ESPN.com Unicorn Easter Egg Exposes Flaws in ESPN Business Process Management

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ESPN.com Unicorn Easter Egg Exposes Flaws in ESPN Business Process Management

by Christopher Byrne, CISA, IBM CAAD, IBM CASA, IBM CASP

The Internet world certainly had a good laugh yesterday at the expense of ESPN. An application/web developer inserted an Easter egg into the ESPN web site back before April Fool's Day that exploded on the Internet when written about on the Kotaku blog yesterday afternoon.

"The Loveliest of All Was the Unicorn": ESPN management was not likely
to be singing "The Unicorn Song" when an internal developer
inserted some Easter egg code into the ESPN web site a few weeks ago.


While funny on its face, the episode exposes a flaw in the information technology governance which puts Disney, ESPN's parent company company at potential risk of non-compliance with the Sarbanes-Oxley Act of 2002, as well as PCI security standards for credit card transactions associated with ESPN Insider subscriptions.

How does this put ESPN and Disney at risk?

Let's start with the Sarbanes-Oxley Act of 2002. This hastily crafted legislation requires more control around business processes that have a material impact or could have a material impact on the corporate financial statements.

Obviously, there is not a lot on the ESPN web sites that could have a material impact on Disney's financials. But the problem lies in Section 404 of the legislation, which states

Section 404

Management Assessment Of Internal Controls

(a) RULES REQUIRED- The Commission shall prescribe rules requiring each annual report required by section 13 of the Securities Exchange Act of 1934 (15 U.S.C. 78m) to contain an internal control report, which shall--

(1) state the responsibility of management for establishing and maintaining an adequate internal control structure (emphasis added) and procedures for financial reporting; and

(2) contain an assessment, as of the end of the most recent fiscal year of the issuer, of the effectiveness of the internal control structure and procedures of the issuer for financial reporting.

(b) INTERNAL CONTROL EVALUATION AND REPORTING- With respect to the internal control assessment required by subsection (a), each registered public accounting firm that prepares or issues the audit report for the issuer shall attest to, and report on, the assessment made by the management of the issuer. An attestation made under this subsection shall be made in accordance with standards for attestation engagements issued or adopted by the Board. Any such attestation shall not be the subject of a separate engagement.

 

The key section is 404(a)(1) concerning the establishment and maintenance "of an adequate internal control structure," This is where information technology auditors have been having a field day, especially when it comes to general IT controls. And while many smaller organizations could kind of push this under the rug, the visibility of ESPN makes it difficult to ignore.

The general IT controls applicable here address segregation of duties, and the hard and fast rule for large IT organizations that developers never have access to production code or production systems. This is so malicious code cannot be inserted into the system.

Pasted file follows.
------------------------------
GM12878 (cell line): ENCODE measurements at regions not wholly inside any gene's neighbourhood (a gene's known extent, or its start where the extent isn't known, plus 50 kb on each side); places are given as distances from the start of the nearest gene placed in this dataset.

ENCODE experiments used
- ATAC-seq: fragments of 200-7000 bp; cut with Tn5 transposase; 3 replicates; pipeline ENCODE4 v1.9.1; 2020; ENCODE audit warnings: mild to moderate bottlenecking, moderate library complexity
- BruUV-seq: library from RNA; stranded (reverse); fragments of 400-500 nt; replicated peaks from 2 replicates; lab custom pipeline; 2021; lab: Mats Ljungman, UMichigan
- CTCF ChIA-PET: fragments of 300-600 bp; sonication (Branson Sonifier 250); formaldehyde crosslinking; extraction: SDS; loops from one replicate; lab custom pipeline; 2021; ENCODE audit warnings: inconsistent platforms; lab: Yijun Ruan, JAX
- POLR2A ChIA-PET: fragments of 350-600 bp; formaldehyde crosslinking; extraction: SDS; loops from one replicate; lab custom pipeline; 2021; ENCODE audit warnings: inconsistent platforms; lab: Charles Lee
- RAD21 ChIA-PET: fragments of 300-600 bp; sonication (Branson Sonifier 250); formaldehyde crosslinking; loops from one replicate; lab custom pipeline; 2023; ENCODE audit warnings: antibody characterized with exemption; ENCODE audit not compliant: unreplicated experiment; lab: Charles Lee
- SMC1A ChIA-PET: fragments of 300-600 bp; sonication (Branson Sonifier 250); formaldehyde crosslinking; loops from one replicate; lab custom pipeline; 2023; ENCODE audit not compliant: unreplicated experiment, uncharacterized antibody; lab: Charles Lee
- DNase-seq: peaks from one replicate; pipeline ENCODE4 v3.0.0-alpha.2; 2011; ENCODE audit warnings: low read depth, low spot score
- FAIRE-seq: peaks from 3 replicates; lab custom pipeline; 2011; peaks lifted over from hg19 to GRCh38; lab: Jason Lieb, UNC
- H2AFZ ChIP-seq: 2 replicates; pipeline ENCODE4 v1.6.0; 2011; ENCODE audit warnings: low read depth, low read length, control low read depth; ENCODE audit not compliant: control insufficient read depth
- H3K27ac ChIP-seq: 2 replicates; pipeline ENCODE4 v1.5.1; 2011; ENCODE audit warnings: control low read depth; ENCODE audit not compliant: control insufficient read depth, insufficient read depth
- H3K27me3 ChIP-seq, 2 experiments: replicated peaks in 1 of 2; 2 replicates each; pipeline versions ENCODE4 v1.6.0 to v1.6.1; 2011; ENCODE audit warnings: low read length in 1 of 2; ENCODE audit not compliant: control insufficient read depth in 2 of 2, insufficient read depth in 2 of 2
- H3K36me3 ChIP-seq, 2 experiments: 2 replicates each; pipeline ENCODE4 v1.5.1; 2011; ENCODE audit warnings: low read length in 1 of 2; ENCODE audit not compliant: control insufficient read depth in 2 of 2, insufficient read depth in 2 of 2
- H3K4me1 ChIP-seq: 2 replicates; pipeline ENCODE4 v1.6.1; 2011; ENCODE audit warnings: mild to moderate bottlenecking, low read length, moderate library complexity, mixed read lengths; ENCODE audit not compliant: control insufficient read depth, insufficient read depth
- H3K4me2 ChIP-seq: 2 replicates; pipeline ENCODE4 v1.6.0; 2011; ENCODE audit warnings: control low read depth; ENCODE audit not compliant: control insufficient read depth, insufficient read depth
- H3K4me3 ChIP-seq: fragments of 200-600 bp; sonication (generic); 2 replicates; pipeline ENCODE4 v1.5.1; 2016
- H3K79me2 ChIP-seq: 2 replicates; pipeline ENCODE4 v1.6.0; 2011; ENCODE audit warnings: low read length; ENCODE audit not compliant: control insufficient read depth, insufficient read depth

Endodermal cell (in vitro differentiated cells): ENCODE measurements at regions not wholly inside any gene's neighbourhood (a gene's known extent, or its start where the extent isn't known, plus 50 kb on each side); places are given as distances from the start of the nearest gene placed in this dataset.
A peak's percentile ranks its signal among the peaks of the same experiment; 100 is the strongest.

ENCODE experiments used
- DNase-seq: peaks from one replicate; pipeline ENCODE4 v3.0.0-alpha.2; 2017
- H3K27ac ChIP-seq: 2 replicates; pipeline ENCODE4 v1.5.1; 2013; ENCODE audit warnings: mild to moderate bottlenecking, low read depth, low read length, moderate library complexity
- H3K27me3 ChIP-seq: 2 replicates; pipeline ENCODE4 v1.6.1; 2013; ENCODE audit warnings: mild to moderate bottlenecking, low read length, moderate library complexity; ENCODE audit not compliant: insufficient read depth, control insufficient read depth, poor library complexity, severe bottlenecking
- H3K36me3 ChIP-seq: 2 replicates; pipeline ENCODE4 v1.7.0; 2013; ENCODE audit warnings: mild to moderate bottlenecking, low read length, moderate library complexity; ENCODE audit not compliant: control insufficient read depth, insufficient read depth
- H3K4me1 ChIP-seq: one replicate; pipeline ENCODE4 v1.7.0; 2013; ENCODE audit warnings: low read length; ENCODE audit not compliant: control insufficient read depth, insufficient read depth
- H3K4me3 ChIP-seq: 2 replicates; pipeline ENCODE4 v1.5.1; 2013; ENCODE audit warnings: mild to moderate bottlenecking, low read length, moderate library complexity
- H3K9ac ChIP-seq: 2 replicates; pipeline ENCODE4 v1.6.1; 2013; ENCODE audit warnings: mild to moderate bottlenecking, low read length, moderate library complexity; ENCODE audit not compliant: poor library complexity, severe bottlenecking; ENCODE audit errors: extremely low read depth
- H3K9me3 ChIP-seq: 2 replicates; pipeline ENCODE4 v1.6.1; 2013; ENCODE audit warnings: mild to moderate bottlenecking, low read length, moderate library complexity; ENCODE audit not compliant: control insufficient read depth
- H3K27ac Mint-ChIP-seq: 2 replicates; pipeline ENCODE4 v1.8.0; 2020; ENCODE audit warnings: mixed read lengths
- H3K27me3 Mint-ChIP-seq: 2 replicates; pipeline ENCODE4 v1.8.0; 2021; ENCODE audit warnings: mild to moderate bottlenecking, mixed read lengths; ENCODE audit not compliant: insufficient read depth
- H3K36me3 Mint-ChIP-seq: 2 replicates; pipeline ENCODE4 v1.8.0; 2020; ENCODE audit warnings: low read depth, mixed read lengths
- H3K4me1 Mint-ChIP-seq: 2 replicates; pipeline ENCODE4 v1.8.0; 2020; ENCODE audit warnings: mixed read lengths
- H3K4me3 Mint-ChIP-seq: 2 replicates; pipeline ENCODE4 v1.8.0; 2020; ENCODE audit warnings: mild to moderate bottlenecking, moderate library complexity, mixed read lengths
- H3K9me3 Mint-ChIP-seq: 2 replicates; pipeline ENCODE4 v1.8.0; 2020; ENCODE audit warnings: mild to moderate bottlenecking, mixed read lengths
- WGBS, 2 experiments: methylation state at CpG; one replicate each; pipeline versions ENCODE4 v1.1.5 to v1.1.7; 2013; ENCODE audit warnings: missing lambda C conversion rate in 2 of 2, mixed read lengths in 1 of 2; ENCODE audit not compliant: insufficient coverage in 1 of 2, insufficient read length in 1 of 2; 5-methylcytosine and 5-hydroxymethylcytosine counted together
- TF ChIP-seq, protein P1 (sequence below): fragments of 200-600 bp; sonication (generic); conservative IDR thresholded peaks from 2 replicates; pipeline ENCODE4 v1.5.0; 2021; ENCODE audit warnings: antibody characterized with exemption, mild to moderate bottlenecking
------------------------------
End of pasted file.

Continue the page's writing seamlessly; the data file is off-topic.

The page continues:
It is also a control put in place to ensure that unauthorized personnel do not have access tom information such as credit card information and other personally identifiable private information that can be misused, stolen, or otherwise compromised.

So while this prank was fairly innocuous, it exposed at least the appearance that ESPN does not have a strong IT governance structure in place, and that their processes and procedures need to be revisited, reviewed, and adjusted.

And let's not think ESPN is alone with these problems. I have spoken to another major sports body about security holes in their public facing systems more than once in the past few years. Yet, they have done nothing to close them.

ESPN should not follow that organization's example. ESPN should take as an opportunity to sit back and do a control self-assessment, identify weaknesses, and make their processes stronger. It may take time and resources up front, but is nothing compared to the damage that can be done if something more serious happened with or on their information systems.

If The Big Lead takes the time to quote someone as saying:

 

"I do love nerd humor and obscure video game references. At the same time you cant be pulling sh** like this in production, there’s a time and a place and espn’s home page isn’t it.”

 

and Deadspin is all over the story, you really know it is not a problem you can easily blow off.

You can read more about information technology governance on our sister site, The Business Controls Caddy.

You can also read the blog of Keith Lam, the ESPN employee who was charged with removing the offending code from their systems.

About The Author

Christopher Byrne is the managing editor of Eye on Sports Media and The Business Controls Caddy, and is a Certified Information Systems Auditor (CISA). He works with large and small organizations to examine their business and information technology process controls to identify weakness and implement cost-effective controls to enable business get a stronger return on their technology investments. He has written numerous articles for business and technology trade magazines, been a member of the editorial advisory board of Corporate Compliance Solutions Advisor Magazine, and speaks about information technology process controls at conferences in the United States and abroad. He can be reached via e-mail at cbyrne at thecayugagroup.com (replace the " at " with "@").

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